It's kind of a collision of the old Hammer horror film vampires and modern peacock-embroidered-waistcoat-wearing ponytailed vampires (an actual character, I swear), with a nod to adolescent angst. Part of its relevance is to show how much milder the killer fanatic religion in "Small Gods" has become, as its chief representative is an earnest, dull, puritanical and in the end utterly heroic traveling preacher.

 

It's the witches who save the day, though.

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I started with a short story titled "The Sea and Little Fishes." I owe a lot to the first Legends Anthology. I bought it for the Stephen King, Tad Williams, and Robert Jordan short stories, but it got me addicted to George R. R. Martin and Terry Pratchett. I still maintain that "The Hedge Knight" is Martin's finest work to date. In fact if you haven't read the Legends  Anthology I recommend it. I liked everything in it but the Anne McCaffrey, and lets be honest I'm never going to like anything of hers anyway.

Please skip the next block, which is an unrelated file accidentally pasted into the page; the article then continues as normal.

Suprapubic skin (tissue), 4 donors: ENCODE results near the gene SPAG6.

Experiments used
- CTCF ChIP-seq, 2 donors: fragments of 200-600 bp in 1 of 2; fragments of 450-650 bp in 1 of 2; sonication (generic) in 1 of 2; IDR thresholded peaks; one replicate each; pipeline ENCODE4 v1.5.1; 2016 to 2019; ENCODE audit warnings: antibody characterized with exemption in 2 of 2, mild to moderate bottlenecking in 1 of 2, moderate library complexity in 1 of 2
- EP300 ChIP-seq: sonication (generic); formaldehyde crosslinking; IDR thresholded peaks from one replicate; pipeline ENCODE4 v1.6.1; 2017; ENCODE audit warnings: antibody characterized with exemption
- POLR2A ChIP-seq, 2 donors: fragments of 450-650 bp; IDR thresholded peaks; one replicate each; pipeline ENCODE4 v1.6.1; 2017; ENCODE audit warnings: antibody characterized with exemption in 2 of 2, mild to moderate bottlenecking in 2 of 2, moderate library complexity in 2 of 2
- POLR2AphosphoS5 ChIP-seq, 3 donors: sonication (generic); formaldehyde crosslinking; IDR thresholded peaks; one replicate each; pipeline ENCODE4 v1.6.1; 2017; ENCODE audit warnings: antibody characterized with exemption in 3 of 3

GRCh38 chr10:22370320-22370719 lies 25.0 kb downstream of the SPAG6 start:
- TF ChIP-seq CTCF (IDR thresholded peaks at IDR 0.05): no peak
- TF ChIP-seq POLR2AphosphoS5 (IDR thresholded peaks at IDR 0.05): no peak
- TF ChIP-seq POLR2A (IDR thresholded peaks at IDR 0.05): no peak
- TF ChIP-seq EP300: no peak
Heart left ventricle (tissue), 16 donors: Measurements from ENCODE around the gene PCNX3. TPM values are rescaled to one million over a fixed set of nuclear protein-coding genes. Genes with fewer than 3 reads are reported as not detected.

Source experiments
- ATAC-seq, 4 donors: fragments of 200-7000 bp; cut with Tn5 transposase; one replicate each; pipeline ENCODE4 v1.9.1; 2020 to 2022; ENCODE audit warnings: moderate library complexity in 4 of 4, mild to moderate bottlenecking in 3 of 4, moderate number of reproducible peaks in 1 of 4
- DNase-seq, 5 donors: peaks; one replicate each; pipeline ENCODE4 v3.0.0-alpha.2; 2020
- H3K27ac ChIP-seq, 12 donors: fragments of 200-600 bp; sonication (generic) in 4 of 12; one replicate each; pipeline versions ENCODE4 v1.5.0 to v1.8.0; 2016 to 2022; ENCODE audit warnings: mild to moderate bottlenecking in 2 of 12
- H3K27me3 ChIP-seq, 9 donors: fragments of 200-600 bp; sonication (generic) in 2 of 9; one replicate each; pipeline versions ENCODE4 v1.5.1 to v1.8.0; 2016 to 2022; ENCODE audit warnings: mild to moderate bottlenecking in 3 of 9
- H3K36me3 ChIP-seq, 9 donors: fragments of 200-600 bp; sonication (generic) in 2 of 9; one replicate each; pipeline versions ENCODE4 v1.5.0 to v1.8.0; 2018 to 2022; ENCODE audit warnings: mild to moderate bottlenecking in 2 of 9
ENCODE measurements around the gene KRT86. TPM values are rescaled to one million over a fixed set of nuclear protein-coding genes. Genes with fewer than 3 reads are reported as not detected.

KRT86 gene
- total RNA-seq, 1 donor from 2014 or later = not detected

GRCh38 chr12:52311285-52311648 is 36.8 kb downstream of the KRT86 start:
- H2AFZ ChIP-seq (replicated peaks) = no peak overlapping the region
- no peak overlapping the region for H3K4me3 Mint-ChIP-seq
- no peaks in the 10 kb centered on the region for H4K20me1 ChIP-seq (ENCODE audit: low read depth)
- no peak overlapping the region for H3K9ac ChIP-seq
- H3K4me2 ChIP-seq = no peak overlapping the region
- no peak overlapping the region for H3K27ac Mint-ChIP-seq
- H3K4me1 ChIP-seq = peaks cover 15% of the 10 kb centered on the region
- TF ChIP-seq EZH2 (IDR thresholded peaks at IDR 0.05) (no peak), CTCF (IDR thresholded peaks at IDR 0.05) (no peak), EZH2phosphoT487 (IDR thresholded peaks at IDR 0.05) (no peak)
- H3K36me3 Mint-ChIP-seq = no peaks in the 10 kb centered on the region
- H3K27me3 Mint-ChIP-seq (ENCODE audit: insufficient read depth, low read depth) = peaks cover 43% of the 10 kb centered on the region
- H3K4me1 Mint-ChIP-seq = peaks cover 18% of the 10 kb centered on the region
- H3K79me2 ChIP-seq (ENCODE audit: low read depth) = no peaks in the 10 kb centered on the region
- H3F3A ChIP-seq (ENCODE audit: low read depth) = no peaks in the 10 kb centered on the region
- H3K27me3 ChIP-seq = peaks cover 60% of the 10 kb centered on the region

@Talae

 

The Tiffany Aching series for YA are fairly kid friendly, but they assume a bit of background in the Witches series.

 

The Amazing Maurice and his Educated Rodents is also fairly kiddo friendly.

 

Maybe Hogfather, depending on the kids. Death of Rats is always worthwhile (SQUEAK).

 

I have to take Pratchett in spells, but I love his sense of humor. I've not doubt mentioned this in other posts, but Granny Weatherwax is hands down my favourite character. Vetinari is also a gem (one man one vote; he's the man and he gets the vote). His take on Dwarves is brilliant.

 

Cheers

 

@Pingo

 

It's starting to scare me how much our opinions coincide.